The NH proton in pyrroles is moderately acidic with a pKa of 16.5. Pyrrole can be deprotonated with strong bases such as butyllithium and sodium hydride. The resulting alkali pyrrolide is nucleophilic. Treating this conjugate base with an electrophile such as methyl iodide gives N-methylpyrrole.
The resonance contributors of pyrrole provide insight to the reactivity of the compound. Like furan and thiophene, pyrrole is more reactive than benzene towards electrophilic aromatic substitution because it is able to stabilize the positive charge of the intermediate carbocation.
Pyrrole undergoes electrophilic aromatic substitution predominantly at the 2 and 5 positions. Two such reactions that are especially significant for producing functionalized pyrroles are the Mannich reaction and the Vilsmeier-Haack reaction (depicted below), both of which are compatible with a variety of pyrrole substrates.
Pyrroles react with aldehydes to form porphyrins. For example, benzaldehyde condenses with pyrrole to give tetraphenylporphyrin. Pyrrole compounds can also participate in cycloaddition (Diels-Alder) reactions under certain conditions, such as under Lewis acid catalysis, heating, or high pressure.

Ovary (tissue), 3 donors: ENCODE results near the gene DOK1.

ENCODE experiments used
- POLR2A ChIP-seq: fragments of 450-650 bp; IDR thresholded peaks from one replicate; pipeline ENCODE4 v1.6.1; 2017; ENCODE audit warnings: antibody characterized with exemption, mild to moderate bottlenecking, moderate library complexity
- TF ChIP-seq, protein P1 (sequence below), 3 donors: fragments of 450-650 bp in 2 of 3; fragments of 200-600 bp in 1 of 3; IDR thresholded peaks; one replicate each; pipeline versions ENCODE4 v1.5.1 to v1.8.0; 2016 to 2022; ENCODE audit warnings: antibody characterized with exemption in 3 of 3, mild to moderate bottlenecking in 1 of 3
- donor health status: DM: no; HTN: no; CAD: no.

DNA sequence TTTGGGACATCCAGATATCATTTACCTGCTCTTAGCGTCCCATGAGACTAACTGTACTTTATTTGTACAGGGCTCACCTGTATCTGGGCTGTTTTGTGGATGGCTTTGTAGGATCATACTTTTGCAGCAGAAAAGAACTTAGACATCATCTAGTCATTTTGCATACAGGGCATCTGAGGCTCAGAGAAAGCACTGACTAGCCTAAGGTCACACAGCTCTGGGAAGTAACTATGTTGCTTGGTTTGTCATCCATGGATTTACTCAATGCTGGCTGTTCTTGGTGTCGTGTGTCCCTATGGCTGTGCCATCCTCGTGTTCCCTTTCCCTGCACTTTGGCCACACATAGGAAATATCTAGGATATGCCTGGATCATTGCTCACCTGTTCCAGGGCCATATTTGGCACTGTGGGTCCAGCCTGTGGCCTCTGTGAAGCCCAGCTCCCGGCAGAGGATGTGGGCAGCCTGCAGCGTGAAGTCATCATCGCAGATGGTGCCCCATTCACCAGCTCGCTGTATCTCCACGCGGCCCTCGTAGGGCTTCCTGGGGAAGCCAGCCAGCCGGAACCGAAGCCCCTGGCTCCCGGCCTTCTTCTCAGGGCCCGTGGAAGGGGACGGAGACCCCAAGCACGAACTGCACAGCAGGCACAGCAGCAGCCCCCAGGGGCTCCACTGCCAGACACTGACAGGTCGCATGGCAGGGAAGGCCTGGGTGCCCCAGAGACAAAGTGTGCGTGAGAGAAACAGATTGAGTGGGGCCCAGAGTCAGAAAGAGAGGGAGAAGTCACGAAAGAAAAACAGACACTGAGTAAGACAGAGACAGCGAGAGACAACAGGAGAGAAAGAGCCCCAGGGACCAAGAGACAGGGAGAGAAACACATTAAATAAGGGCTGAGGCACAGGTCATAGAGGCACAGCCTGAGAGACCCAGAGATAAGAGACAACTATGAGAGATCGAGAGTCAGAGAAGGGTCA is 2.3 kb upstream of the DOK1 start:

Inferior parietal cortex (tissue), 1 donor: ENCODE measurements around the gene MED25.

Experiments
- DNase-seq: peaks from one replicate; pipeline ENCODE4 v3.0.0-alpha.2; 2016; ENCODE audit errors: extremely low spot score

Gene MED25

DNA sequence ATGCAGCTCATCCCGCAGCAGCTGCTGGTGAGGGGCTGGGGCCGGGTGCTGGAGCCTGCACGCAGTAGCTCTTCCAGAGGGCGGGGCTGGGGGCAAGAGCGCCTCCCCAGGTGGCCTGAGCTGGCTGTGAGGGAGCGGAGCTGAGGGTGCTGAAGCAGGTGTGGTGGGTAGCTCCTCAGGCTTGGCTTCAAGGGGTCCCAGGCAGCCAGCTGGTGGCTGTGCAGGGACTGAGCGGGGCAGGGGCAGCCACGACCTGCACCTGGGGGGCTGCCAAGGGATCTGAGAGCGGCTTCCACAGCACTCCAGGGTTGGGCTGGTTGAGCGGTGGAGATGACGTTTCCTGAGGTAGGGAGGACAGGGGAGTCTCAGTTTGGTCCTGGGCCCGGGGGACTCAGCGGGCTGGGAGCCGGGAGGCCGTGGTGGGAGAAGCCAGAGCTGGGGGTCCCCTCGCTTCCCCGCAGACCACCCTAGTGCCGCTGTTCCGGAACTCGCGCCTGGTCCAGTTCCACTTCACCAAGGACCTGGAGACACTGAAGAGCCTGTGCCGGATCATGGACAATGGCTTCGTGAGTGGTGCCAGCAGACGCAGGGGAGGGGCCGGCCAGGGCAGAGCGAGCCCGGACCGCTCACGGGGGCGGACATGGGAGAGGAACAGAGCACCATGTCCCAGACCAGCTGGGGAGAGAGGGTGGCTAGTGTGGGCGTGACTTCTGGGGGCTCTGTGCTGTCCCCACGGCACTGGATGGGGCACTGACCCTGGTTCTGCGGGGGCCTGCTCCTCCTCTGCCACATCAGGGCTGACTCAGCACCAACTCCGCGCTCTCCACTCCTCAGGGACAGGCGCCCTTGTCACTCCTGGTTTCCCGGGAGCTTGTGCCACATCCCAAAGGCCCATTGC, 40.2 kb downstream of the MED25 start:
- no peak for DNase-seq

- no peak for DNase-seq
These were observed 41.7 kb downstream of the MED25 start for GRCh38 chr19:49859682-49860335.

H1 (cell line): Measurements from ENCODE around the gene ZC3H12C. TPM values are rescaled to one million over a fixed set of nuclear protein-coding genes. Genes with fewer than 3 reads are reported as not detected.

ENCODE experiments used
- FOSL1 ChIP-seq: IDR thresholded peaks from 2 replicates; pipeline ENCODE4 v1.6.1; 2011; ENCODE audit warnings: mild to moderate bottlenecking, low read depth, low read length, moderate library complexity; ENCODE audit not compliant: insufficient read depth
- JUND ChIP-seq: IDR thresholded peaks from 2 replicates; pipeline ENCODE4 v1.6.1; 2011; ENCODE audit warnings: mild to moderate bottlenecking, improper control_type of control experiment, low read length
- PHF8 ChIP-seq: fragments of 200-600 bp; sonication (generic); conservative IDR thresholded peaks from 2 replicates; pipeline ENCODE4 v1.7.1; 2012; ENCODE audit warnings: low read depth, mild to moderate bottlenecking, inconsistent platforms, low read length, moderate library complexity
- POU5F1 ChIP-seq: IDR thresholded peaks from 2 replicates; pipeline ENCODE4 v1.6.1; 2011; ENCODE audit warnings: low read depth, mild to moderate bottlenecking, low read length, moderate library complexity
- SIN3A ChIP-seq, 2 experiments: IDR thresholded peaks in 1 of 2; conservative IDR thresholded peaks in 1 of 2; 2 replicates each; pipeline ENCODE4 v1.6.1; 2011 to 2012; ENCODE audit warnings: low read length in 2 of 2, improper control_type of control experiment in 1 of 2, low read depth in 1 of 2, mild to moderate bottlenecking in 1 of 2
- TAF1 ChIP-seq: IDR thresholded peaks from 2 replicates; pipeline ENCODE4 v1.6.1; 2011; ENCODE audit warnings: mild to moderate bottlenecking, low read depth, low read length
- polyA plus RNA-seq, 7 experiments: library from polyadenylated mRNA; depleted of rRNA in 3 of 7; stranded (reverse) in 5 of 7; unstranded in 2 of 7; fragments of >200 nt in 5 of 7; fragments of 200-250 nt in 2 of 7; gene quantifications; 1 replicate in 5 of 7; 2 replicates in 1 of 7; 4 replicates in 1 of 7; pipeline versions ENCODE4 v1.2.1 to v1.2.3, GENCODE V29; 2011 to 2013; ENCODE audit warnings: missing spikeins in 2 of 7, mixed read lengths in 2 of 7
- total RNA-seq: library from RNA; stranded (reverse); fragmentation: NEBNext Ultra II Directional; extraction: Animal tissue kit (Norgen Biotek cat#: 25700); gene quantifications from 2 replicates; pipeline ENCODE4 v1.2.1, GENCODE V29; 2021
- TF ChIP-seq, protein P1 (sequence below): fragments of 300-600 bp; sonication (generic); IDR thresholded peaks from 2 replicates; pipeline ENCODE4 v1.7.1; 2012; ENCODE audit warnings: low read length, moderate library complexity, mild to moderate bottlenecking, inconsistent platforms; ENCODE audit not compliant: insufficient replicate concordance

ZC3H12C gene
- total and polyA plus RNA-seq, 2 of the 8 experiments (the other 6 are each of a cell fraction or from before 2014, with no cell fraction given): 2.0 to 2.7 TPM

Pyrrole polymerizes in light. An oxidizing agent, such as ammonium persulfate, can also be used, typically at 0 °C and in darkness to control the polymerization.
Pyrrole is essential to the production of many different chemicals. N-methylpyrrole is a precursor to N-methylpyrrolecarboxylic acid, a building-block in pharmaceutical chemistry. Although there is a claim that pyrrole is used as an additive to cigarettes, it is typically listed as a constituent of tobacco smoke and not as an ingredient.
Analogs and derivatives
Structural analogs of pyrrole include:
- Pyrroline, a partially saturated analog with one double bond
- Pyrrolidine, the saturated hydrogenated analog
- Kryptopyrrole, a pyrrole derivative once thought to be associated with schizophrenia
- Arsole, a moderately-aromatic arsenic analog
- Bismole, a bismuth analog
- Borole, a boron analog
- Furan, an aromatic oxygen analog
- Gallole, a gallium analog
- Germole, a germanium analog
- Phosphole, a non-aromatic phosphorus analog
- Pyrazole and imidazole, analogs with two nitrogen atoms
- Silole, a silicon analog
- Stannole, a tin analog
- Stibole, an antimony analog
- Thiophene, a sulfur analog